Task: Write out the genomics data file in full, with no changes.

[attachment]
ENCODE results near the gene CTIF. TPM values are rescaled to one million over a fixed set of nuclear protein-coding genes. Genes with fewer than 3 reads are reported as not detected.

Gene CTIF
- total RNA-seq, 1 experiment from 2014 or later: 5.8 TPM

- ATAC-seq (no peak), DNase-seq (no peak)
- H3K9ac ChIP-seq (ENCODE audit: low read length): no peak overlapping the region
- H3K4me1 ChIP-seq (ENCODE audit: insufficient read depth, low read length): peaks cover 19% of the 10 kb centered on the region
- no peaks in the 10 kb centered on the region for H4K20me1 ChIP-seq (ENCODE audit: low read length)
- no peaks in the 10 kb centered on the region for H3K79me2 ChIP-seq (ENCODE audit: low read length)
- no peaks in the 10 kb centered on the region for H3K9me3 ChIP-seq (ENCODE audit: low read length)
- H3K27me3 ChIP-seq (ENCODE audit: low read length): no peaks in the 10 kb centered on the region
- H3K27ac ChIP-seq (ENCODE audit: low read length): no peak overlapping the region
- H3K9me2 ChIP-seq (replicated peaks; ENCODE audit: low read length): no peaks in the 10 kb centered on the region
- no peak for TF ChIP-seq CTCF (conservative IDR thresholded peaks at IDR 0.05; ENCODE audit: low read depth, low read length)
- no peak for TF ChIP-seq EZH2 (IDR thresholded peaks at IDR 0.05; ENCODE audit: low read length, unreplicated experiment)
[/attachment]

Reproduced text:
ENCODE results near the gene CTIF. TPM values are rescaled to one million over a fixed set of nuclear protein-coding genes. Genes with fewer than 3 reads are reported as not detected.

Gene CTIF
- total RNA-seq, 1 experiment from 2014 or later: 5.8 TPM

- ATAC-seq (no peak), DNase-seq (no peak)
- H3K9ac ChIP-seq (ENCODE audit: low read length): no peak overlapping the region
- H3K4me1 ChIP-seq (ENCODE audit: insufficient read depth, low read length): peaks cover 19% of the 10 kb centered on the region
- no peaks in the 10 kb centered on the region for H4K20me1 ChIP-seq (ENCODE audit: low read length)
- no peaks in the 10 kb centered on the region for H3K79me2 ChIP-seq (ENCODE audit: low read length)
- no peaks in the 10 kb centered on the region for H3K9me3 ChIP-seq (ENCODE audit: low read length)
- H3K27me3 ChIP-seq (ENCODE audit: low read length): no peaks in the 10 kb centered on the region
- H3K27ac ChIP-seq (ENCODE audit: low read length): no peak overlapping the region
- H3K9me2 ChIP-seq (replicated peaks; ENCODE audit: low read length): no peaks in the 10 kb centered on the region
- no peak for TF ChIP-seq CTCF (conservative IDR thresholded peaks at IDR 0.05; ENCODE audit: low read depth, low read length)
- no peak for TF ChIP-seq EZH2 (IDR thresholded peaks at IDR 0.05; ENCODE audit: low read length, unreplicated experiment)